Asian ladybugs (Harmonia axyridis): A new seasonal indoor allergen Allergy and Clinical Immunology Volume 119, Issue 2, Pages 421-427 (February 2007)
Multicolored Asian Lady Beetle Harmonia axyridis (Pallas); Family: Coccinellidae

Greenhouse IPM “In-Depth” Hands-On Workshops

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The New York State Integrated Pest Management Program will sponsor “IPM In-depth” workshops this fall at various locations throughout the state. Participants in these workshops will get hands-on experience in 3 topics: production methods, insects, and plant diseases. For information on specific topics, please contact the County Extension Educator listed below. Pending DEC approval, 2.5 pesticide recertification credits will be available.

Dates, locations and contact information for IPM In-Depth programs:

September 9 – Albany County, Chuck Schmitt - cds34@cornell.edu. 518-765-3500

September 10 – Suffolk County, Nora Catlin - njc23@cornell.edu, 631-727-7850 ext. 214

September 30 – Niagara County, John Farfaglia - jaf21@cornell.edu, 716-433-2651 x226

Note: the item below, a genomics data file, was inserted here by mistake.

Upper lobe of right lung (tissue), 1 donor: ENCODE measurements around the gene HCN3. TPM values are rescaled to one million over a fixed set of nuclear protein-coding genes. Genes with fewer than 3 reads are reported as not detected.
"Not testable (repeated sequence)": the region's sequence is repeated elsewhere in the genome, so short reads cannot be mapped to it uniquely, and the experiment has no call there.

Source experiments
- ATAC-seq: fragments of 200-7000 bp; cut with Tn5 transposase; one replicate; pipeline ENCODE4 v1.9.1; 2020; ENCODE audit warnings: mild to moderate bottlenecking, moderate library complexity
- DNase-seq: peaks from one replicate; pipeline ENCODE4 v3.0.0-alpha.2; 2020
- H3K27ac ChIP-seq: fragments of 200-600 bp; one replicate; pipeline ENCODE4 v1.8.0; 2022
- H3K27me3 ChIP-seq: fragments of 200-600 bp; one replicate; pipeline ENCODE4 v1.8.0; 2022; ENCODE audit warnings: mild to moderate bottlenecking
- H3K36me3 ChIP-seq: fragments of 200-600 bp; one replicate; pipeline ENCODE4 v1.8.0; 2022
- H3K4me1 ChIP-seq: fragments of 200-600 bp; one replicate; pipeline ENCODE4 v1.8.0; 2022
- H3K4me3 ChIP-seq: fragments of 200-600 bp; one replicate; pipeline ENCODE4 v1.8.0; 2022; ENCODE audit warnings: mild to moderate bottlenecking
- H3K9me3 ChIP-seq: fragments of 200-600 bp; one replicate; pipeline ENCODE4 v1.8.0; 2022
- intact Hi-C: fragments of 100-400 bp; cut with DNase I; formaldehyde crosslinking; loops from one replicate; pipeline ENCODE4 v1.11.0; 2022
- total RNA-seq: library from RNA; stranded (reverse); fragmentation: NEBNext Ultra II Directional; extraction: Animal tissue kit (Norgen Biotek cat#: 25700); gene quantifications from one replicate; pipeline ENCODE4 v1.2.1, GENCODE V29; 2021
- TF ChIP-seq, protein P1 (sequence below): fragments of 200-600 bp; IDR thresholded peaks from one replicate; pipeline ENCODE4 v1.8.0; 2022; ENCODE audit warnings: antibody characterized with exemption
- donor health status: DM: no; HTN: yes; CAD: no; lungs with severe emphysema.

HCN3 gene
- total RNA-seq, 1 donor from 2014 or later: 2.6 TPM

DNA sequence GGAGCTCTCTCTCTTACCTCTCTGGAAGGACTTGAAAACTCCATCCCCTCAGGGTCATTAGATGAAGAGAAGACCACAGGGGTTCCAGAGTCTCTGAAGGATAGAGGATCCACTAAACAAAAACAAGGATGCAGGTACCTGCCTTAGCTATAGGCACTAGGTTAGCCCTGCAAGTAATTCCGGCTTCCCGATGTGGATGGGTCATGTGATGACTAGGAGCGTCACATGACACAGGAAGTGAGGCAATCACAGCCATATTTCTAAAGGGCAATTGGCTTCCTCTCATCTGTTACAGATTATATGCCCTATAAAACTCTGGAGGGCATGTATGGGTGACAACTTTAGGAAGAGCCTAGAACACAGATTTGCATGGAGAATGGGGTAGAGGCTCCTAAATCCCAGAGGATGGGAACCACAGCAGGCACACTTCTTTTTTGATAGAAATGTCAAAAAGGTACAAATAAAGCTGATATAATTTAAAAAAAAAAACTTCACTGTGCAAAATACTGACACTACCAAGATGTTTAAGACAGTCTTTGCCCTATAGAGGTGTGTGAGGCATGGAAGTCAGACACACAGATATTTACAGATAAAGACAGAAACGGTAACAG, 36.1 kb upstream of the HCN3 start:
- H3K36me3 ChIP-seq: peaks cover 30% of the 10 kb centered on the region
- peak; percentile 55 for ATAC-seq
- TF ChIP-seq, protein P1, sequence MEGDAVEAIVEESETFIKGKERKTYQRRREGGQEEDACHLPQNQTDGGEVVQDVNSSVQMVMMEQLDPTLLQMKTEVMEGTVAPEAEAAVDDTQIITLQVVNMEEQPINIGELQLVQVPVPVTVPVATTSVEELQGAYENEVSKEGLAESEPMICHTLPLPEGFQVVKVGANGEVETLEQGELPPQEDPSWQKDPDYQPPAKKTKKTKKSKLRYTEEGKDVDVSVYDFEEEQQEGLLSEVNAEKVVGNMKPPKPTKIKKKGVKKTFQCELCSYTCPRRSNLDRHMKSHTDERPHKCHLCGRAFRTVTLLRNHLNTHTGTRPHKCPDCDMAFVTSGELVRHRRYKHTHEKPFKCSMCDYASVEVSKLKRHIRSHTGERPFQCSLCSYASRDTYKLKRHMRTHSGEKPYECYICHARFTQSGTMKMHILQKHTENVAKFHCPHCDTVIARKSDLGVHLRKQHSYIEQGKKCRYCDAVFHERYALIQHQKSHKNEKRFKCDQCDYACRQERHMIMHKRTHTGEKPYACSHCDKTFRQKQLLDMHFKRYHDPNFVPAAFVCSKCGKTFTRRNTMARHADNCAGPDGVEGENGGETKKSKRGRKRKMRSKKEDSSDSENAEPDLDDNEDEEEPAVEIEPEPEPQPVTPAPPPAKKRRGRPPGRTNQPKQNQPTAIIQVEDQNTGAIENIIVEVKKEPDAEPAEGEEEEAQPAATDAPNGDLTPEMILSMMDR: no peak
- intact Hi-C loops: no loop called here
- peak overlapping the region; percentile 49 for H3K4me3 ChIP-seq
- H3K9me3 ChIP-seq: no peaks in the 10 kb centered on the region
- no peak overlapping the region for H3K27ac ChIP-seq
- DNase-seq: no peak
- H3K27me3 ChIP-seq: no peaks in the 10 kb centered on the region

October 1 – Wyoming County, Lutie Batt - lcb37@cornell.edu, 585-786-2251

October 15 – Delaware County, Janet Aldrich -jla14@cornell edu, 607-865-6531

October 29 – Dutchess County, Stephanie Mallozzi - sdm10@cornell.edu, 845-677-8223 ext. 104

Questions? Contact Betsy Lamb at 607-254-8800 or eml38@cornell.edu

Cornell IPM Team for Production Ornamentals
Betsy Lamb
State Coordinator for Ornamental Crops IPM
Ithaca, NY, eml38@cornell.edu
 
Brian Eshenaur
Western New York Specialist
Rochester NY bce1@cornell.edu
Disclaimer: Pesticide recommendations are for informational purposes only and manufacturers' recommendations change. Read the manufacturers' instructions carefully before use. Cornell Cooperative Extension and Cornell University assume no responsibility for the use of any pesticide or chemicals.
Some of the links provided are not maintained by Cornell Cooperative Extension and Cornell University. Cornell Cooperative Extension and Cornell University are not responsible for information on these websites. They are included for information purposes only and no endorsement by Cornell Cooperative Extension or Cornell University is implied.